In the battle to help banks remain competitive-especially Michigan banks-Patrick M. McQueen is gaining ground.
His goal: to make Michigan among the most bank-friendly states in the country.
Mr. McQueen, a former banker who is the state's banking commissioner, is expanding state bank and thrift powers, removing branching restrictions, and slashing regulatory fees and applications.
"Laws used to protect banks from one another," Mr. McQueen said. "Now the barriers to entry are gone, and I want the banking code to be an attractive one."
His approach is unusual. Unlike many state banking regulators, he went on the offensive when national regulators such as the Office of the Comptroller of the Currency made federal charters more attractive than state charters. He challenged the OCC in court, saying it overstepped its bounds.
Mr. McQueen says he made a list of needed reforms when he became commissioner, in 1993, and has been following it ever since.
He helped get Michigan thrifts the same powers as federal savings banks. He has allowed banks and thrifts to sell insurance. He lowered exam fees. He eliminated branch applications for well-capitalized banks. He even marketed the Michigan charter with a videotape that touts the benefits of doing business in the state.
So far, so good. Just last week Evansville, Ind.-based CNB Bancshares announced that it is giving up charters it owns in Indiana, Illinois, Kentucky, and Tennessee to run its $6.9 billion bank through one Michigan charter. CNB gained the Michigan charter when it acquired St. Joseph-based Pinnacle Financial Services in April.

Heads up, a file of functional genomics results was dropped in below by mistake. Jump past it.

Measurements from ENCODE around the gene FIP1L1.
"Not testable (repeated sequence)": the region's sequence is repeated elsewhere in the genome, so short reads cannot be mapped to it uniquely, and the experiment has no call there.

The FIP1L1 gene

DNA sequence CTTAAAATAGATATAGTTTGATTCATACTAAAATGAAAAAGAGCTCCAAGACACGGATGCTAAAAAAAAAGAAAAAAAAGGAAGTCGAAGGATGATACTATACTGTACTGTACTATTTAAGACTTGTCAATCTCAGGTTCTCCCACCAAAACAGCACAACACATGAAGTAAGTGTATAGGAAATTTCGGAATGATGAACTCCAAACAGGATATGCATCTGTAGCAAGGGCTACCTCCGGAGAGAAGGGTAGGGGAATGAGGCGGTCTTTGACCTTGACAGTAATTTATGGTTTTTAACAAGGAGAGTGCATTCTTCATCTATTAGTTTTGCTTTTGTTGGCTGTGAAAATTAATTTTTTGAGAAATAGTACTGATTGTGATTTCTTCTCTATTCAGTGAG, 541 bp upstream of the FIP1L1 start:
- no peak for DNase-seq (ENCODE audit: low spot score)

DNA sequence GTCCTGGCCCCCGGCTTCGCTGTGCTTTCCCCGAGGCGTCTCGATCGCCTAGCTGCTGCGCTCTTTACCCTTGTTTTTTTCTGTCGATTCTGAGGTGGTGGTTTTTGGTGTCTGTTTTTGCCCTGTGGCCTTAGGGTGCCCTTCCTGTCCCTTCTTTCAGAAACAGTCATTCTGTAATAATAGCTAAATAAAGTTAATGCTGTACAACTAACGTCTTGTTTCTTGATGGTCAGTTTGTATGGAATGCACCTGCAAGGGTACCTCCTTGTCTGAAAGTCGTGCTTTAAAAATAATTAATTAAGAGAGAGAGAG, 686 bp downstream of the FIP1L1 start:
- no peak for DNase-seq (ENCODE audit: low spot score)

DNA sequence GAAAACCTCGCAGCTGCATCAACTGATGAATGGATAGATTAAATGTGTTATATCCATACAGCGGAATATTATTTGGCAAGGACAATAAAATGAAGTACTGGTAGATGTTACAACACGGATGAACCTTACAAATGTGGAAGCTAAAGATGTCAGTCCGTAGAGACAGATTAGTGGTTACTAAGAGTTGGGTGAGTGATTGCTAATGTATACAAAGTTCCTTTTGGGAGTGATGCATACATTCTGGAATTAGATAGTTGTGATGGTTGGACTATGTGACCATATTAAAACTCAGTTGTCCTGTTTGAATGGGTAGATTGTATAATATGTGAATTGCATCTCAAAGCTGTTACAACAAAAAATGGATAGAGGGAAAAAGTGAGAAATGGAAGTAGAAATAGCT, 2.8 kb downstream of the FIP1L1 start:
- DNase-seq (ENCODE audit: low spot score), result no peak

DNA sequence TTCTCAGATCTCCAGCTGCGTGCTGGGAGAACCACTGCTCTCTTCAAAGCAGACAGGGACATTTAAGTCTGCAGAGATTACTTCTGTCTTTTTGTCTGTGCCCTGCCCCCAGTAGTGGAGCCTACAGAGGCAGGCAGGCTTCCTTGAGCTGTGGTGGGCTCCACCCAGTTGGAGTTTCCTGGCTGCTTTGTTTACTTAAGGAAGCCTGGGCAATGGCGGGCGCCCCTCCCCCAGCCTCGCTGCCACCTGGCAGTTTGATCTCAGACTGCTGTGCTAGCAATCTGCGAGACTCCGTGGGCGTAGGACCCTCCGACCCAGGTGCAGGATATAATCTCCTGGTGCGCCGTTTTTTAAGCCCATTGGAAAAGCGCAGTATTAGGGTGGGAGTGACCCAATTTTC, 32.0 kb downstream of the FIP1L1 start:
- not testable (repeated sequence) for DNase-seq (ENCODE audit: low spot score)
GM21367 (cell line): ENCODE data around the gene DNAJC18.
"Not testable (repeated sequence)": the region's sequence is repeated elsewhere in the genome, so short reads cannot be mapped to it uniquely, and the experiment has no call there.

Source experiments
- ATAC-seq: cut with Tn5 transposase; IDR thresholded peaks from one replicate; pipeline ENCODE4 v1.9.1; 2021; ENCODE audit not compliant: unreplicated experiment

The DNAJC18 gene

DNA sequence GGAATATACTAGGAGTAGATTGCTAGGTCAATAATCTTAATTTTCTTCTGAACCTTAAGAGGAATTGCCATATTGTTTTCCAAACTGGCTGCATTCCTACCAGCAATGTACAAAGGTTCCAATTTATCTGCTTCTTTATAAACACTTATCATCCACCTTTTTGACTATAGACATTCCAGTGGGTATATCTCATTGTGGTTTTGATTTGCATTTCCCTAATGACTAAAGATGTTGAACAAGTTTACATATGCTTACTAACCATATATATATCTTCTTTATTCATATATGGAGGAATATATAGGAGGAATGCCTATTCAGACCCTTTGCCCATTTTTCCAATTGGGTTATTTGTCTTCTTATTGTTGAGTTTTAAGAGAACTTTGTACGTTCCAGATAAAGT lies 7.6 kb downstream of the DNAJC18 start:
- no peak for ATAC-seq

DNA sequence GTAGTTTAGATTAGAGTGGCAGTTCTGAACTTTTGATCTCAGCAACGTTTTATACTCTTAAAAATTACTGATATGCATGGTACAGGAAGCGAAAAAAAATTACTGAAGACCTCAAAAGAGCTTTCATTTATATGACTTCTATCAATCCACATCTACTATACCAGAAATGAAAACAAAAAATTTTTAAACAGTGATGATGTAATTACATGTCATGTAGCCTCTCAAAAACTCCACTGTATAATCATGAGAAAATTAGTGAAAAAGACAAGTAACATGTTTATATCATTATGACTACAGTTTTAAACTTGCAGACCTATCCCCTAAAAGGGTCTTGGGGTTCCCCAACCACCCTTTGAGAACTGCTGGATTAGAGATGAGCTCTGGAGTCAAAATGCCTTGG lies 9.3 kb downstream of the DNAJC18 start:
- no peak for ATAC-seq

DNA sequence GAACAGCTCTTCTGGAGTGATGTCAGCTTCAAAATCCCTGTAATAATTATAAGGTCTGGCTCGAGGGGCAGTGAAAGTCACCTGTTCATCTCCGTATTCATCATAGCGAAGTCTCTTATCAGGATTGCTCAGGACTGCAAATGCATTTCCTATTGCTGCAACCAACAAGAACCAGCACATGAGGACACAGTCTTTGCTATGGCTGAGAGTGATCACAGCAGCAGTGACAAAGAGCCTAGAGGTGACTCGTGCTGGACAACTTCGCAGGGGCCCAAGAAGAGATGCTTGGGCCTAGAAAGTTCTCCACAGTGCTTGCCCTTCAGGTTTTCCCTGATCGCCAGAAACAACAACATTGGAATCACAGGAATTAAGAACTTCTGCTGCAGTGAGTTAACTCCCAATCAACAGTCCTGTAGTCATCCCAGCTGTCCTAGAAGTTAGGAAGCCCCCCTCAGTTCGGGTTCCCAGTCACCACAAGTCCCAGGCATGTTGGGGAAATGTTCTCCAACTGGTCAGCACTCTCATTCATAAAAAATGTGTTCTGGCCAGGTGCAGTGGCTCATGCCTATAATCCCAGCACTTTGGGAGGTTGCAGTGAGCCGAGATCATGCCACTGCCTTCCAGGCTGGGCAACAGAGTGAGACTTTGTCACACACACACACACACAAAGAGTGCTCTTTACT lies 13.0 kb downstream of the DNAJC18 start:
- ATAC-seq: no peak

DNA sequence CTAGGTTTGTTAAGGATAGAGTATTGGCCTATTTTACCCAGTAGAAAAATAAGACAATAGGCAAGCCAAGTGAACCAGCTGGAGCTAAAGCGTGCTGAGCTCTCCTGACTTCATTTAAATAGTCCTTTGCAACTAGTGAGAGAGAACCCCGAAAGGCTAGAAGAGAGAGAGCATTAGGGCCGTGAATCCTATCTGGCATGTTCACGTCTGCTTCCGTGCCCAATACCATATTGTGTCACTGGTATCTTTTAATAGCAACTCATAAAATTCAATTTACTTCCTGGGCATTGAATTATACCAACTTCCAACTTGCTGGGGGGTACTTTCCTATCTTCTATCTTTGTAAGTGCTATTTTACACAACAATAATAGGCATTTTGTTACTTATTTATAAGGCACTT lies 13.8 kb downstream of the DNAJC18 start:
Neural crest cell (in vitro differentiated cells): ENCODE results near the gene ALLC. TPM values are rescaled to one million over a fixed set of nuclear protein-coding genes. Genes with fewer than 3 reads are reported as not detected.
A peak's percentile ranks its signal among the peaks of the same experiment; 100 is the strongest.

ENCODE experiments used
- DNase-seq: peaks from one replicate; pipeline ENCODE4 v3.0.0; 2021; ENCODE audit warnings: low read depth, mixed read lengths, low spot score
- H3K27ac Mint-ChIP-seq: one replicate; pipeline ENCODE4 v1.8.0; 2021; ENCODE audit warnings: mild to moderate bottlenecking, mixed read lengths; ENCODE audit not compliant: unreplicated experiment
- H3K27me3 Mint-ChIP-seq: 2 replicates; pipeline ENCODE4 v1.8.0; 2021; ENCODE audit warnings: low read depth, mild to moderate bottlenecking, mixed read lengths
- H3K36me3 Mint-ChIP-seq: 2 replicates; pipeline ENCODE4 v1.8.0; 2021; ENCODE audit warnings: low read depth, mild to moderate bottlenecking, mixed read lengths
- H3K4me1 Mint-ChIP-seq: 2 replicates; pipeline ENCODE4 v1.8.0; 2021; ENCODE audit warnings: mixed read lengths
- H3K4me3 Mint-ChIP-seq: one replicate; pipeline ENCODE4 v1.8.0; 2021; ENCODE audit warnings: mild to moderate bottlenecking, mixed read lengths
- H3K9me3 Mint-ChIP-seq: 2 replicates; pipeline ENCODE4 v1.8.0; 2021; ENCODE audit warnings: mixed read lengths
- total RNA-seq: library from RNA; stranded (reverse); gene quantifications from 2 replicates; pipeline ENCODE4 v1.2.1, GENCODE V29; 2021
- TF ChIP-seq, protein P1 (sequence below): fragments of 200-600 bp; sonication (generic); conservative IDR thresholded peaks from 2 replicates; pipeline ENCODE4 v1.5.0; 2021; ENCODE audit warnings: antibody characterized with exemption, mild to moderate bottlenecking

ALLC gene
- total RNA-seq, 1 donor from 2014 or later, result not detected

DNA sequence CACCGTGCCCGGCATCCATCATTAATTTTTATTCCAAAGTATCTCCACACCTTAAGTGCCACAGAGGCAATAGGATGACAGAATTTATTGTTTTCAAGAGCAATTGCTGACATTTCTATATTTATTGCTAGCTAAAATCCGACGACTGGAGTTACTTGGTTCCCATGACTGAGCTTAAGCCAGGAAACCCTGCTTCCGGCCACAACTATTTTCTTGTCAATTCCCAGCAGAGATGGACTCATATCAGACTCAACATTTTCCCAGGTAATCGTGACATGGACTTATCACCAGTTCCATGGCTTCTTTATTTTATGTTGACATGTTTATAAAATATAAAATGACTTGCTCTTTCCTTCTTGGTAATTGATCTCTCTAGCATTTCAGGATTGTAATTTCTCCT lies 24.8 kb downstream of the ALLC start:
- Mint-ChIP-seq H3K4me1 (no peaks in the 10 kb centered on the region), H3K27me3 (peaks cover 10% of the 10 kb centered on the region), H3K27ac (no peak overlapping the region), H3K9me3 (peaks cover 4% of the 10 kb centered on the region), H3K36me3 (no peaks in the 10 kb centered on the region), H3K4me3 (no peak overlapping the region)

James J. Giancola, CNB's president and chief executive officer, said the company would have an easier time expanding its insurance sales with a Michigan charter. It also expects to save $1.9 million a year in taxes and regulatory fees.
Still remaining on Mr. McQueen's list is the adoption of a universal banking charter. Within the next year Mr. McQueen plans to unveil legislation that would grant "wide, broad powers" to banks, thrifts, and credit unions, and allow them to enter each other's business. For instance, banks would be allowed to sell real estate, a power that was granted to thrifts when the savings bank code was revised in 1996.
"I want them to compete head-on," he said.
Michigan bankers appreciate Mr. McQueen's initiatives. CFSB Bancorp in Lansing was so impressed with the improvements to the thrift charter that it swapped its subsidiary's national charter for a Michigan version in 1996.
It retained all of its powers and saved $80,000 in exam fees during the first year alone, said Robert H. Becker, chief executive of the $850 million-asset company.
Mr. McQueen's reform efforts have helped attract 24 new banks to Michigan since 1995, and six more applications are pending.
"He has made things easier for the banking sector," said Michael M. Moran, whose firm, Roney Capital Markets in Detroit, has helped some of the start-ups raise funds. "He's very open, very candid, and he has gone out of his way to be apolitical."
The large number of new banks has shocked even Mr. McQueen. "I didn't expect anywhere near this number," he said.
To be sure, Michigan lost some of its homegrown banks through mergers with out-of-state banks. But in one notable victory, Mr. McQueen convinced the newly formed Bank One Corp. in Chicago to leave subsidiary NBD Bank's charter in Detroit for at least a year after the merger this month between Banc One Corp. and First Chicago NBD Corp.